If You Give a Mouse CPR

Most people know I’m not a cat person, and yet, despite this we have a cat. The reason for this is simple: Our house was being overrun by mice last winter, and conventional methods such as traps and poisons failed to stem the tide. A cat, therefore, seemed like the only other cost-effective option. After a brief search through Craigslist my wife found a suitable feline candidate that was even advertised as being a good “mouser.”

In short order our mouse problem was no more, even though I only ever saw the cat catch one of the furry little bastards. My guess is that our cat’s mere presence was enough of deterrent to keep the mice at bay.  Since then the cat has been splitting her time between being an entitled indoor cat and a prey-stalking outdoor cat—something akin to a Kardashian living a dual life as a ninja assassin.  It’s not uncommon to open the front door and find the limp body of a once perky chipmunk or hairless baby squirrel at least two or three times a week.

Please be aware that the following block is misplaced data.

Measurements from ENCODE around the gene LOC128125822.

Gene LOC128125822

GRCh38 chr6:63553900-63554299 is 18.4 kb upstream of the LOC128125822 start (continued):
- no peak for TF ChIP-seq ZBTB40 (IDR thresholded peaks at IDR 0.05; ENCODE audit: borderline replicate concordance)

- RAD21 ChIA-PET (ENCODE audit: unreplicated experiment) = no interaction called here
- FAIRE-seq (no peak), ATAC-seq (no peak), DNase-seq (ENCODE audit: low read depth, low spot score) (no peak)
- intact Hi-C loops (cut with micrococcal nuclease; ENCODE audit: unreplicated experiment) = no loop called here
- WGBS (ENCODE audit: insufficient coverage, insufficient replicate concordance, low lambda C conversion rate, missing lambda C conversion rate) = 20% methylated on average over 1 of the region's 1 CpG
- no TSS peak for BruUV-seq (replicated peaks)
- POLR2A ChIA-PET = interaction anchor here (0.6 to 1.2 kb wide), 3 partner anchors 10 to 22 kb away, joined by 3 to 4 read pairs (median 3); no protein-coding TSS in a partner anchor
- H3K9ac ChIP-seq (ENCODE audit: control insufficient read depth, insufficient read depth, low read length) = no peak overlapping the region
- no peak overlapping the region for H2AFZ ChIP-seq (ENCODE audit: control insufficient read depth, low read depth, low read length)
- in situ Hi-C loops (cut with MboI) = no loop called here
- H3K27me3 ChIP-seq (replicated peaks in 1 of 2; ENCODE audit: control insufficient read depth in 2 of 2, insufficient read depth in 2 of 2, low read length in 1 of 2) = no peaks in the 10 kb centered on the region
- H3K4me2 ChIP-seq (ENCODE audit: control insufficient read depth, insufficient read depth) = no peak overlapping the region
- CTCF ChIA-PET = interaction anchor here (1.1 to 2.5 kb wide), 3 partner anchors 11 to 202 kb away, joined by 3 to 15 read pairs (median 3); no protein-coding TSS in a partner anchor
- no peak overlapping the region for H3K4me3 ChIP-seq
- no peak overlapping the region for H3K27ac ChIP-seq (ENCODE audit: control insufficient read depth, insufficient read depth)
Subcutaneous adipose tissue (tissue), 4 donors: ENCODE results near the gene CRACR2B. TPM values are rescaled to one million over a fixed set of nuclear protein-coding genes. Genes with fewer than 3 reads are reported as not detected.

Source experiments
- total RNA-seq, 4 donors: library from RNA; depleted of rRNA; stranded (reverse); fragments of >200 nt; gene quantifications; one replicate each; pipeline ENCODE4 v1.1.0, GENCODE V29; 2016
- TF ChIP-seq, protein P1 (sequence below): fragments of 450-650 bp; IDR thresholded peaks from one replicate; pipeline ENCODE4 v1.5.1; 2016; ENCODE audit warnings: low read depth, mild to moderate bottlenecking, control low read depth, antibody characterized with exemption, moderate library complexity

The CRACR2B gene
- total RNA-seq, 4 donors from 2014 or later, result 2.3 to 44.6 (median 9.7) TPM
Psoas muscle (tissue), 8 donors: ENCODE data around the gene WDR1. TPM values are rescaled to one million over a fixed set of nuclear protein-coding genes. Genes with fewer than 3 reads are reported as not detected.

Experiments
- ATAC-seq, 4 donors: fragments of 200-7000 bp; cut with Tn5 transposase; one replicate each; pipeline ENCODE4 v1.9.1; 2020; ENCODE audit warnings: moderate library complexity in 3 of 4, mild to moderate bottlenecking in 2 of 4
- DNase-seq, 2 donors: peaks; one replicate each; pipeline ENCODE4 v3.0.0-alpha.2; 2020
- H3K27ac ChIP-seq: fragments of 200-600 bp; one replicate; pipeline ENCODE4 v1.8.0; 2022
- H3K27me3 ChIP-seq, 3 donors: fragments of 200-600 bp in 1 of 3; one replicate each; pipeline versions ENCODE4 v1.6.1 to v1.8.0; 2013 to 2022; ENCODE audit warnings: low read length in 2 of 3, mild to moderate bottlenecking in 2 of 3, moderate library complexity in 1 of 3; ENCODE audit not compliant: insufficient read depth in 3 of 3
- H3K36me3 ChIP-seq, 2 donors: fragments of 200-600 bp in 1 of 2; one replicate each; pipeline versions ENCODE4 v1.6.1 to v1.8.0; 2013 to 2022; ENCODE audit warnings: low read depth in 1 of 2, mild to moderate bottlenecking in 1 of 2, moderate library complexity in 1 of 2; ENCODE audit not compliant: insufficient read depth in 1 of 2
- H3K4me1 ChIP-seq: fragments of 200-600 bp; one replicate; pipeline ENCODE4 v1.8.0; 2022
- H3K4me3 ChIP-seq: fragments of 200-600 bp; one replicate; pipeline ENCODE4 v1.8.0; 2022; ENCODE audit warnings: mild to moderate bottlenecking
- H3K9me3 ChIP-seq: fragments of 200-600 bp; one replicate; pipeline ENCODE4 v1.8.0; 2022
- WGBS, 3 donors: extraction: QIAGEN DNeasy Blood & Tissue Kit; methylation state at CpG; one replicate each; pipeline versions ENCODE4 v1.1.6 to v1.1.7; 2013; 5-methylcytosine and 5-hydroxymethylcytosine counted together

I know the common belief is that these little “gifts” are a cat’s way of showing they are happy, but the reality is cats have an inherent kill pattern programmed into their brains.  That and they are very bad at disposing of the bodies. (See this infographic.) Thus, if you suffer from Phagofelinephobia, take heart, once the cats have had their fill your corpse will be found (of course, on whose doorstep is anybody’s guess). I digress.

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